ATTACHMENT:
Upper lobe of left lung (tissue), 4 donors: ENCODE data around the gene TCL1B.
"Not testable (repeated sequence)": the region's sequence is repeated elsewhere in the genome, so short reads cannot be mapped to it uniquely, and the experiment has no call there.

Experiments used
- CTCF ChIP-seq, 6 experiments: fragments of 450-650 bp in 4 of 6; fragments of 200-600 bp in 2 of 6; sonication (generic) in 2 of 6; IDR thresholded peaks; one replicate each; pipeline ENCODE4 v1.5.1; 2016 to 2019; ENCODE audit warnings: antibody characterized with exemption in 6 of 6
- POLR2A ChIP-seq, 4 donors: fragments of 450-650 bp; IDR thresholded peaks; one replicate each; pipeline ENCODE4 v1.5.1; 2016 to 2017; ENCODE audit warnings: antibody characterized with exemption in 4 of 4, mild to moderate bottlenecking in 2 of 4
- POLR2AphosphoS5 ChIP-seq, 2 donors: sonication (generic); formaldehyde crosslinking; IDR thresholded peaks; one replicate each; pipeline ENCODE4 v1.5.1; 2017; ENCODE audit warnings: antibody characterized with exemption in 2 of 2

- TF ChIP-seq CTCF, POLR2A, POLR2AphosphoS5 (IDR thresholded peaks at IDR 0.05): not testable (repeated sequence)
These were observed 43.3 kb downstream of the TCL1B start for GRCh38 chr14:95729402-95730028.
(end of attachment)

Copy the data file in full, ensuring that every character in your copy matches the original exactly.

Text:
Upper lobe of left lung (tissue), 4 donors: ENCODE data around the gene TCL1B.
"Not testable (repeated sequence)": the region's sequence is repeated elsewhere in the genome, so short reads cannot be mapped to it uniquely, and the experiment has no call there.

Experiments used
- CTCF ChIP-seq, 6 experiments: fragments of 450-650 bp in 4 of 6; fragments of 200-600 bp in 2 of 6; sonication (generic) in 2 of 6; IDR thresholded peaks; one replicate each; pipeline ENCODE4 v1.5.1; 2016 to 2019; ENCODE audit warnings: antibody characterized with exemption in 6 of 6
- POLR2A ChIP-seq, 4 donors: fragments of 450-650 bp; IDR thresholded peaks; one replicate each; pipeline ENCODE4 v1.5.1; 2016 to 2017; ENCODE audit warnings: antibody characterized with exemption in 4 of 4, mild to moderate bottlenecking in 2 of 4
- POLR2AphosphoS5 ChIP-seq, 2 donors: sonication (generic); formaldehyde crosslinking; IDR thresholded peaks; one replicate each; pipeline ENCODE4 v1.5.1; 2017; ENCODE audit warnings: antibody characterized with exemption in 2 of 2

- TF ChIP-seq CTCF, POLR2A, POLR2AphosphoS5 (IDR thresholded peaks at IDR 0.05): not testable (repeated sequence)
These were observed 43.3 kb downstream of the TCL1B start for GRCh38 chr14:95729402-95730028.